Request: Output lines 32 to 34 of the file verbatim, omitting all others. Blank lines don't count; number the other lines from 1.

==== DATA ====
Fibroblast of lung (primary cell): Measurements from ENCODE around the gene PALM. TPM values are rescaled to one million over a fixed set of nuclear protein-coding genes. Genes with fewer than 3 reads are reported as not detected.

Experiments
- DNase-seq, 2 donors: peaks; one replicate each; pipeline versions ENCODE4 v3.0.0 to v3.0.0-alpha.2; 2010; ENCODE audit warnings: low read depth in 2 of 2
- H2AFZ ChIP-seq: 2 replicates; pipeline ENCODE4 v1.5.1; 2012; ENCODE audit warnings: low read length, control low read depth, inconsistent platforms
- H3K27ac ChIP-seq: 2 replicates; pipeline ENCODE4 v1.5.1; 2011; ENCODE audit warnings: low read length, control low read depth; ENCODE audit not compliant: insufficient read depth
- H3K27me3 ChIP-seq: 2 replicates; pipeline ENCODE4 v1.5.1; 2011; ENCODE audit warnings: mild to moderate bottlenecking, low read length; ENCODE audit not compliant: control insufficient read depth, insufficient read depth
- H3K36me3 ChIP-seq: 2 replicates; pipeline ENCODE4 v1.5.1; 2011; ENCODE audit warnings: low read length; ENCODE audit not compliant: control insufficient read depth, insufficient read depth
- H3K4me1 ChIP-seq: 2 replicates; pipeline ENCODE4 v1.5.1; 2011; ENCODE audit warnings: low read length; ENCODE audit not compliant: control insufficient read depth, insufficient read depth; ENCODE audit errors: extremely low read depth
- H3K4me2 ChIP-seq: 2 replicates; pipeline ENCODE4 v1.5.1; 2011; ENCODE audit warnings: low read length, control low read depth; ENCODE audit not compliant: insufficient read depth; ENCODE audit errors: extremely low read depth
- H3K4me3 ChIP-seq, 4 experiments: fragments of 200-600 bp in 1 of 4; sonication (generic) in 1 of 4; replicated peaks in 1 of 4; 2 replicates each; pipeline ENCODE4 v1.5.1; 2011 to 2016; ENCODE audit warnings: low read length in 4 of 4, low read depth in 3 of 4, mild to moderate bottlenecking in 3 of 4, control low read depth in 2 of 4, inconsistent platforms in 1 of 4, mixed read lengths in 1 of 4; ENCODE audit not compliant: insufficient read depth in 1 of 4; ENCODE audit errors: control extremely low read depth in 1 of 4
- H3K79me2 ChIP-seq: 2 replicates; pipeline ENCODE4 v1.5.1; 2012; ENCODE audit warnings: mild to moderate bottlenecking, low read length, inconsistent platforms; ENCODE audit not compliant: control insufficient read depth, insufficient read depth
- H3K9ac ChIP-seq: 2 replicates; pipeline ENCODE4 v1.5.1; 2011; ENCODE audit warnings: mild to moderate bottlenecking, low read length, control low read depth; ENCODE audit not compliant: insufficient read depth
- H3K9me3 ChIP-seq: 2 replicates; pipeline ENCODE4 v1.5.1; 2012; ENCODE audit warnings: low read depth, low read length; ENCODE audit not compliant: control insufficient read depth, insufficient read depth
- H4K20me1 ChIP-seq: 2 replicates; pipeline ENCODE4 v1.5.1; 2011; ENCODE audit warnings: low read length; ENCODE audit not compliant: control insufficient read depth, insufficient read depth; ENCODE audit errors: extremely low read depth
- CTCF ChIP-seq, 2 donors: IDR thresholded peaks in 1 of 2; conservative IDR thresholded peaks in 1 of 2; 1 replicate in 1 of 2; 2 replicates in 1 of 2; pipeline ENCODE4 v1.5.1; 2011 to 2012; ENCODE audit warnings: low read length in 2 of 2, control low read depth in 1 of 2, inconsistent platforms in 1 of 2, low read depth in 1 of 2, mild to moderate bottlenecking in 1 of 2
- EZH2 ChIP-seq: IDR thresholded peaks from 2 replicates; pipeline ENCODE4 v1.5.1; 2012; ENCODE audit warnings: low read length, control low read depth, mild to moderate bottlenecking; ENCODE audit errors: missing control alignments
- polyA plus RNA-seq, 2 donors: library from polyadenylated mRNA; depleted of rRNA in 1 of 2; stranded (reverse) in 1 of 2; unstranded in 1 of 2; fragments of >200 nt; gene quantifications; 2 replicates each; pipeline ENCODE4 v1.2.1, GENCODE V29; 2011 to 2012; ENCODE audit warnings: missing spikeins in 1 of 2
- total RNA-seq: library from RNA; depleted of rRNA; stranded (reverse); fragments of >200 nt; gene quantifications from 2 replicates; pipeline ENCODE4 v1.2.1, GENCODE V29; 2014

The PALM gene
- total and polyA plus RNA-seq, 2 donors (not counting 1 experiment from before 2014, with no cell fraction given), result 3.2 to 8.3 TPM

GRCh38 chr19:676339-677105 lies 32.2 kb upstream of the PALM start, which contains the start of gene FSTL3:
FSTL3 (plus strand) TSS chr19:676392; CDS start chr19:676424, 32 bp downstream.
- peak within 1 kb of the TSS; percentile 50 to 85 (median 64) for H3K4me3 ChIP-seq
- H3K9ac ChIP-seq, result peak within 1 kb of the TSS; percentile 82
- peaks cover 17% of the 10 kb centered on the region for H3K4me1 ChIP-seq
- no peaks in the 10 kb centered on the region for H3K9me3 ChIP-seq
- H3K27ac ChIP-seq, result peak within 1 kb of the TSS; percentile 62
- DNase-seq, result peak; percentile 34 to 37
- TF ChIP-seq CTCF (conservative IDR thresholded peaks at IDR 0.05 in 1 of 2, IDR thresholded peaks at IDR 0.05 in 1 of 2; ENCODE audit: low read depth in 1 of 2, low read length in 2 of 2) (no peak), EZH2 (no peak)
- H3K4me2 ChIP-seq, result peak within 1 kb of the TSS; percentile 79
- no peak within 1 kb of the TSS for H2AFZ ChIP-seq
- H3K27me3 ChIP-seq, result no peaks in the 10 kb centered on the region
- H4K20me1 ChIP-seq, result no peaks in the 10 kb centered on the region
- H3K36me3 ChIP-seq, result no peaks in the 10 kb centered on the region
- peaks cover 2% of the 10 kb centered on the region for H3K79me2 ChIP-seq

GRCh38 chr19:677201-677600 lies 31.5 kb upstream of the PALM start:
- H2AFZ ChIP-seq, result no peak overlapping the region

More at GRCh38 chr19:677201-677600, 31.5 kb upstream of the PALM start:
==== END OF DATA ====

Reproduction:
- H3K27me3 ChIP-seq, result no peaks in the 10 kb centered on the region
- H4K20me1 ChIP-seq, result no peaks in the 10 kb centered on the region
- H3K36me3 ChIP-seq, result no peaks in the 10 kb centered on the region